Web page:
Noguchi’s background in sculpture and landscape architecture imbued his interior design work with strong elements of the natural world. He was an influential figure in an emerging artistic and architectural movement of the 1930′s known as Biomorphism, which finds inspiration for artistic and functional objects in naturally occurring patterns and the morphology of living organisms. At a time when much of modern architecture and interior design featured mostly hard angles and tight geometries, Isamu Noguchi’s sculptures and furniture more often employed soft edges, delicate curves and gently sloping forms.

This revolutionary design ethos is perhaps best exemplified in his iconic Noguchi Table, which features a round-edged triangular glass top perched upon two identical interlocking curved forms that serve as a base. Originally designed for Herman Miller in 1947, the Noguchi Table has been such a wild success that original 1947 tables in Cherry are rare and highly-prized among collectors, and sell for tens of thousands at high-end auctions. Luckily, the popularity of the design is such that countless reproductions are still being manufactured today, and are affordable for virtually any household.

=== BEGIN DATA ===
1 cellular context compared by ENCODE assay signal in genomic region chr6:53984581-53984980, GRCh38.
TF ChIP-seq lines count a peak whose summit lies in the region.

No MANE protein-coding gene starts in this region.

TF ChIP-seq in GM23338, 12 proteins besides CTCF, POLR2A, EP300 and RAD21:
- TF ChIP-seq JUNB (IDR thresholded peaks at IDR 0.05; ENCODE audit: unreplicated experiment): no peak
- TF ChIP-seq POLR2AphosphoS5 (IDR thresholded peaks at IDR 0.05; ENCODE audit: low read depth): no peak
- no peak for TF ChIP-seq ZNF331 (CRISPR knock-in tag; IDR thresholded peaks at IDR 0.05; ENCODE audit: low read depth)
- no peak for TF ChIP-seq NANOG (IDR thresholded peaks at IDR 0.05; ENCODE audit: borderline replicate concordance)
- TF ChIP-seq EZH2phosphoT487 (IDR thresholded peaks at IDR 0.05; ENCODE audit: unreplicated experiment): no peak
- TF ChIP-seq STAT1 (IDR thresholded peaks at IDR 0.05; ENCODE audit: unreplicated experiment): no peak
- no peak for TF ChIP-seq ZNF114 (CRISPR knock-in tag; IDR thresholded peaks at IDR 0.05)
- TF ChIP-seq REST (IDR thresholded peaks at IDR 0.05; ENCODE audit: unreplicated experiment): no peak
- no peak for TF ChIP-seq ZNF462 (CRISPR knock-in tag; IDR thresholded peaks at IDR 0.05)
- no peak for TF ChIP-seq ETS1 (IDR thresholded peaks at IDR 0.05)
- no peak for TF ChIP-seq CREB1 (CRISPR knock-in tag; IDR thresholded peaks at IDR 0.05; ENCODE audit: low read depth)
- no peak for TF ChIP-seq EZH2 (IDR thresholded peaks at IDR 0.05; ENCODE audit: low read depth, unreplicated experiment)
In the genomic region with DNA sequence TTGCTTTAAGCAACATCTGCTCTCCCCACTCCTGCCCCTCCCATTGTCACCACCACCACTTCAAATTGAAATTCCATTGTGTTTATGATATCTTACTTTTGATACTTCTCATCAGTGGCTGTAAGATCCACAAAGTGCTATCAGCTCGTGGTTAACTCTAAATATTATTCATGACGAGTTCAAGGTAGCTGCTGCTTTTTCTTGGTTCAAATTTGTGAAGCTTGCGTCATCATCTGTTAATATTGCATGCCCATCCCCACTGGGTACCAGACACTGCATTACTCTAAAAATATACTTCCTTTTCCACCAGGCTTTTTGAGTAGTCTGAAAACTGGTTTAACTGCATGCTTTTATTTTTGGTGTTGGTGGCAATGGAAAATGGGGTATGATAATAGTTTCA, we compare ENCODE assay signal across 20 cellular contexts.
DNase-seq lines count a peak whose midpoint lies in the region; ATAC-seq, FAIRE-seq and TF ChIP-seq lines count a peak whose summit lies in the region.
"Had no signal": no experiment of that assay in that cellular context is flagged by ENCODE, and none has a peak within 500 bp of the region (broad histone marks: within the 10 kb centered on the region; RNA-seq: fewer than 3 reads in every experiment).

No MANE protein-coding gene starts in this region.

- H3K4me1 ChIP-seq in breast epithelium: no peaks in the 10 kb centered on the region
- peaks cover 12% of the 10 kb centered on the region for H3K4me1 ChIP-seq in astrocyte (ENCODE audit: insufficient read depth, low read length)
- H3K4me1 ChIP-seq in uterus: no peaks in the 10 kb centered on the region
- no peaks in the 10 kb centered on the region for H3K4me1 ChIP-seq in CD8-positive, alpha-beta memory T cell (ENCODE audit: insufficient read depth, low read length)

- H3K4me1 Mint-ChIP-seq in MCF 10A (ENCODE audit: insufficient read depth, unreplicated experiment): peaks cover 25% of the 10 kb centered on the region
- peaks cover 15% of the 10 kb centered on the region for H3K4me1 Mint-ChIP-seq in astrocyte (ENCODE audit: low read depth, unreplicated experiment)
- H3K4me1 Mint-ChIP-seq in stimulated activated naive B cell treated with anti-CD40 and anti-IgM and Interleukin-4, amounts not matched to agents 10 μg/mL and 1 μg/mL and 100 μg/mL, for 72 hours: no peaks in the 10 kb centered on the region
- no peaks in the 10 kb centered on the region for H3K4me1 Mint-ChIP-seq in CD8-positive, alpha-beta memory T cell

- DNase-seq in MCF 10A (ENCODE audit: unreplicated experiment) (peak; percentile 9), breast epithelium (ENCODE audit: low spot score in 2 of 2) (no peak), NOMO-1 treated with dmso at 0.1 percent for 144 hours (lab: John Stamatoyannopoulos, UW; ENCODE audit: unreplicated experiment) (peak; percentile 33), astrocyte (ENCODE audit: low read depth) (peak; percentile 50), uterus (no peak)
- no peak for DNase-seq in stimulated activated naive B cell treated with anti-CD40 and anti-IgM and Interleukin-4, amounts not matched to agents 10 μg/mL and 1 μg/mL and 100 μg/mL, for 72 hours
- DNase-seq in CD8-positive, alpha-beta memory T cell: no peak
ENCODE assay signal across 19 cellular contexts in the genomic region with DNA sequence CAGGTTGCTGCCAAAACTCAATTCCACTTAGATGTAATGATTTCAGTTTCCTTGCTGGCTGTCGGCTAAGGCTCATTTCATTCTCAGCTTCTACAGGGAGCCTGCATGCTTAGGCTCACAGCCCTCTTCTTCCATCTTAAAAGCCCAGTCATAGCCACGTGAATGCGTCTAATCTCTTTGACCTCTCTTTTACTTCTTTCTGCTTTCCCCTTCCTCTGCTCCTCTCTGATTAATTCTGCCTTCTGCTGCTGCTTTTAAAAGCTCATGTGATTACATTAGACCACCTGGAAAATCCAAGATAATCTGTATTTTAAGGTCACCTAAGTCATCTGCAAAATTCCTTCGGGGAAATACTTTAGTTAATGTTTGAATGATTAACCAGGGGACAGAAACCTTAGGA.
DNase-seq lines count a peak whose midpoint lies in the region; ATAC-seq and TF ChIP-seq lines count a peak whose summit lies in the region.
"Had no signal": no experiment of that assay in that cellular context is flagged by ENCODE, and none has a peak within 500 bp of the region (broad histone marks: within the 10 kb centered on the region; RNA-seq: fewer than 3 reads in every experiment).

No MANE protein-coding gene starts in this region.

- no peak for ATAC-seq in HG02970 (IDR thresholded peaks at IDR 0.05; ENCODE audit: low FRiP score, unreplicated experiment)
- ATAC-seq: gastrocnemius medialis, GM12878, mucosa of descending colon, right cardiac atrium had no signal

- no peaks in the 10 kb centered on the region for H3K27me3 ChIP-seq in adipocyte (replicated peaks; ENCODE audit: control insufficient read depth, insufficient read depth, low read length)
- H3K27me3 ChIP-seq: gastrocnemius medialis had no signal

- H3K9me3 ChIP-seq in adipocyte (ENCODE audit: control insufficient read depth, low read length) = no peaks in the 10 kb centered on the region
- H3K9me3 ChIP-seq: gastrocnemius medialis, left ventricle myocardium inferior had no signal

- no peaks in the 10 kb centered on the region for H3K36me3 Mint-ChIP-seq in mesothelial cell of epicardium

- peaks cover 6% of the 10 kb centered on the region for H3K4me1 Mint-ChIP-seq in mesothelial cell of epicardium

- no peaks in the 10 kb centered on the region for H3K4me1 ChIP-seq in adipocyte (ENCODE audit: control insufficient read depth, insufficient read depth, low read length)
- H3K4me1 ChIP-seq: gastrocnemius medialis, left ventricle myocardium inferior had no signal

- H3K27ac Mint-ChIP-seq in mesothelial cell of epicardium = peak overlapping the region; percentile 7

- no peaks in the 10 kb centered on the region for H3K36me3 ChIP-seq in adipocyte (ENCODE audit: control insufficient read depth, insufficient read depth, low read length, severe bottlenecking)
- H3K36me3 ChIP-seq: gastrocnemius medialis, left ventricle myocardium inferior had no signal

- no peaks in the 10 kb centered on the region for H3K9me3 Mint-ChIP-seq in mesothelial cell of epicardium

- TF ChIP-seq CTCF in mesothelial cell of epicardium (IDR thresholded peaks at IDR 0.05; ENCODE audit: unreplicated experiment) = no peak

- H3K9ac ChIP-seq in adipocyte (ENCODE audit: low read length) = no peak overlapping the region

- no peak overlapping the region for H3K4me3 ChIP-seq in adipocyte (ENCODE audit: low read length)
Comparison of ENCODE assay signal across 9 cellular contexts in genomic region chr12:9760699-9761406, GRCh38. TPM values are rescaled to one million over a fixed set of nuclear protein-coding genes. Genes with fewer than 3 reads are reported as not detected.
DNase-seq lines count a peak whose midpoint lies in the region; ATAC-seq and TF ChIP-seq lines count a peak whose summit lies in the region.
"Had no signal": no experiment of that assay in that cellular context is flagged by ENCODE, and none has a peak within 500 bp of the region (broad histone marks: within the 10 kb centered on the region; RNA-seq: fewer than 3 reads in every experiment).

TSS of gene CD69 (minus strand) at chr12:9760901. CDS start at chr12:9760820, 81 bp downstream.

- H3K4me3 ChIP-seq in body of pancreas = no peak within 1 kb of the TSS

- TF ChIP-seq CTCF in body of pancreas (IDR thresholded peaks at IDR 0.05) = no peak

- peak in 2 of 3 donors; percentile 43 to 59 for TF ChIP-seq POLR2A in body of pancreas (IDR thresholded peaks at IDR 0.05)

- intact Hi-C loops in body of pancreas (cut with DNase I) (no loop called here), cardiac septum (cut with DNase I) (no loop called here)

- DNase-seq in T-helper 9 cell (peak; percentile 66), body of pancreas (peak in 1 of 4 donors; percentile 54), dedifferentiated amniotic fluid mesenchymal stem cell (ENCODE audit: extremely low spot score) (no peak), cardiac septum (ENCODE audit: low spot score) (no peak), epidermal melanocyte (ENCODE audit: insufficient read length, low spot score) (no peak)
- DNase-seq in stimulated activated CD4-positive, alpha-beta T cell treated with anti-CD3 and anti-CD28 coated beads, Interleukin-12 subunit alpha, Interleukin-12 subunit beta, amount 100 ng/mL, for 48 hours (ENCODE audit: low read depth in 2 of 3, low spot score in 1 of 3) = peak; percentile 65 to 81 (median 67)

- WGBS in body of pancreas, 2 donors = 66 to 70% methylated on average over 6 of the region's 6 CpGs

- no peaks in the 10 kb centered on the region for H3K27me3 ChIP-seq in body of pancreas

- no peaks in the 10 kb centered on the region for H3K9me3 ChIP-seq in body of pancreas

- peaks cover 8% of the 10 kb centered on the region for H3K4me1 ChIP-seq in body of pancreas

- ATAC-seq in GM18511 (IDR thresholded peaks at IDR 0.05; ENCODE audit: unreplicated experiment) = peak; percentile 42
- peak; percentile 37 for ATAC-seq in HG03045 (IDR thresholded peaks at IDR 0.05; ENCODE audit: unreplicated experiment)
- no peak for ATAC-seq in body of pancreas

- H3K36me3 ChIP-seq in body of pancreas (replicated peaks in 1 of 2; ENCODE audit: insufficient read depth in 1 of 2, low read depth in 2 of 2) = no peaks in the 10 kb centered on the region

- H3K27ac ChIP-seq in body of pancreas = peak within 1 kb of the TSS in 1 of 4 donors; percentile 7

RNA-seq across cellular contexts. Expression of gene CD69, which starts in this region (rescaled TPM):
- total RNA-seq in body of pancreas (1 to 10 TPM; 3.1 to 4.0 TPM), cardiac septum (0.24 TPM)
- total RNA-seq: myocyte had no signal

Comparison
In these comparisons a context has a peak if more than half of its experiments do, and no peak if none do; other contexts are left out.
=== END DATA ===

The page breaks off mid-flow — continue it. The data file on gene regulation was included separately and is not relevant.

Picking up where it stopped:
Manhattan Home Design’s top-quality Noguchi Table reproduction is true to the original design specifications in every aspect. They are available for purchase online through www.ManhattanHomeDesign.com, or you can come inspect one in person, in our Manhattan showroom:

325 West 38th St. Suite 404
Manhattan, NY 10018

We hope to see you there soon!

What Is Aniline Leather?


Many consumers have likely been given the option of upgrading from standard leather to Aniline leather, but they may not know the difference. Simply put, Aniline leather is leather that has been treated with only transparent dyes and polishes, allowing the natural grain of the animal hide to show through. This may not sound impressive, but let’s consider the alternative. Non-Aniline leather is usually treated with opaque paints and insoluble pigments, sometimes resulting in a thick, plastic-y coating and embossed with an artificial grain pattern. Often, the difference between Aniline leather and non-Aniline leather represents the difference between using high-quality Top-Grain leather and durable but less luxurious Split-Grain leather. Top-Grain leather is made from the top layer of animal hide, while Split-Grain is made from the thicker under-layers. While high-quality products can be made with Split-Grain leather, they usually lack the sumptuousness of the prime cut.